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Last Updated: Friday, 3 August 2007, 09:40 GMT 10:40 UK
The Tech Lab: Lesley Gavin
BT futurologist Lesley Gavin looks ahead to a time when real and virtual worlds mix as easily as making a mobile phone call.

Second Life
The virtual and the actual world could merge in the future

Social networking sites are essentially communication spaces where you can see and talk to friends, but in a slightly different way than you would face to face, or by email or text.

The fact that these sites have become increasingly popular suggests that this "slightly different" way of communicating fills some purpose or need that we have. They give us an extra awareness of our friends and of the context or mood they are in.

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They allow us to choose whether or not to interact with them at that moment or later.

In parallel, we've seen enormous interest in 3D virtual environments as communication and meeting spaces, Second Life is just one example, where people have fun creating avatars, developing role play and spending virtual money.

It's also interesting that as users become older (the original virtual world users are now in their early twenties) we are seeing a trend for real world mega-clubs such as Oceana, offering numerous different themed environments under one roof.

These are places where you can dress up and role play in a real world environment. Virtual worlds are great for meeting lots of people from around the world while sitting in your favourite comfy armchair at home.

However they don't yet meet the asynchronous communication requirement we have as provided by Facebook, Bebo and Myspace.

In the future these environments are likely to merge. Interfaces will improve, and more specifically, personalised applications will be built on top of them.

Virtual worlds will also become integrated with real environments. Buildings or public spaces may offer virtual world counterparts.

Perhaps the local cinema will offer the latest sci-fi world, or historic sites will offer us worlds where we can go back in time.

Lesley Gavin
Virtual worlds will also become integrated with real environments. Buildings or public spaces may offer virtual world counterparts
Lesley Gavin, BT Futurologist

Rather than view virtual worlds on devices, in the future you could use active contact lenses .

These would of course allow you to see the real world - but you could adjust them to see the virtual world, or a mixture of the two.

For example, you may be walking along the street and get a call from someone in a virtual world, and instead of talking on your mobile phone, you instantaneously switch into the mixed reality environment.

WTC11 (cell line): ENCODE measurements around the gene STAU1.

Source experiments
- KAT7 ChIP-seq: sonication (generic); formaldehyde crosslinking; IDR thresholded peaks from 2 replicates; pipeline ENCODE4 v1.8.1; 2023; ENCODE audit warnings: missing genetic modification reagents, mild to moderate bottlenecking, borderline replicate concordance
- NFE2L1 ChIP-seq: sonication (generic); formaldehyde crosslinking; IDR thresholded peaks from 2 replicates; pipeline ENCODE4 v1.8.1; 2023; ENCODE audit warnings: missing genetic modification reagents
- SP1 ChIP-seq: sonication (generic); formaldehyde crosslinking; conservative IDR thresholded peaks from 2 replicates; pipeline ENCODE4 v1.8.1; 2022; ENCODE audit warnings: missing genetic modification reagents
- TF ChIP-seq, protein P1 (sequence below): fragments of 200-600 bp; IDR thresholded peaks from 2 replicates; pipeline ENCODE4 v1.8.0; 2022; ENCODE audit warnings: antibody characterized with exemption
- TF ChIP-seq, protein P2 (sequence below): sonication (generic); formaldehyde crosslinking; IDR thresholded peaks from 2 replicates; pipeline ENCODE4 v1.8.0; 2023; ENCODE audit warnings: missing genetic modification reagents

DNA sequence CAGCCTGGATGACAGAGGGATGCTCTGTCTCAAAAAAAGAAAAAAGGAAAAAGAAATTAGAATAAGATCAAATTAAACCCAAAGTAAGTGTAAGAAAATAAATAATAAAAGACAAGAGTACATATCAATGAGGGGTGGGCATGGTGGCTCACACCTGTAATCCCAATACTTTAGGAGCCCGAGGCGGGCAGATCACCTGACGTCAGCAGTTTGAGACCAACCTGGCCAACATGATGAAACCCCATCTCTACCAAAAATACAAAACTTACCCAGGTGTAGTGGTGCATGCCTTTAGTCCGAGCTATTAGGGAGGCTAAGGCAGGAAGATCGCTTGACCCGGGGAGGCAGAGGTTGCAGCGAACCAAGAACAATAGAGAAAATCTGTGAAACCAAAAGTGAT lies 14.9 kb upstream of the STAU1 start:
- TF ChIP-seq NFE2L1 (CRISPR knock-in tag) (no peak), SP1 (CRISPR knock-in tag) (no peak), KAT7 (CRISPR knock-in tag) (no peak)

Alongside these developments we will have fully networked homes with embedded sensors. These sensors will capture movement and speech, so that when you are travelling, and away from loved ones you could pop in your virtual contact lenses and step into your very own virtual home world.

In an instant you could be on your sofa with your kids watching Tracey Beaker. Of course as soon as your child hits teenage years you are going to be unlikely to find them, as they will be wearing some T-shirt that interferes with the houses motion capture system.

And what of the skills our children are learning in these 3D worlds? Role play means that duality is commonplace and easy to deal with.

Multi-channel communication is another skill that is becoming highly developed, as is cross cultural understanding within these truly global environments.

As new technologies integrate more closely into our real lives I'm interested in the developing social norms that go alongside this.

It is now illegal to use a mobile phone whilst driving - it is recognised that our mind is at least partially in another world, a different communication space.

Second Life
My friend has created one that follows her around the virtual world complimenting her

People on mobile phones often walk a bit strangely, sometimes pacing up and down the pavement without fully realising what they are doing.

With increased use of mobile, alternate worlds this will increase. What will our pavements be like when people start waving or hugging their virtual friends?

The next stage for virtual worlds is embedded intelligence. For example, in some worlds you can create 'bots'.

These are avatars you can programme by adding behaviours or giving them tasks.

My friend has created one that follows her around the virtual world complimenting her - 'Barbara, you're looking great today' - a great boost to her confidence.

In the future these bots will be able to collect information for you, store it and process it. Perhaps your bot will go round the world making friends, so when you are next online there are a whole host of interesting people for you to meet.

As these worlds become more familiar and sophisticated, we are likely to use them as communication spaces for work as well as play, perhaps to collaborate with remote workers or encourage new kinds of creativity.

A fully functioning, easily accessible, intelligent, well hosted, knowledge based global communication space would be a great invention.

But hang on, wasn't that the Holodeck?





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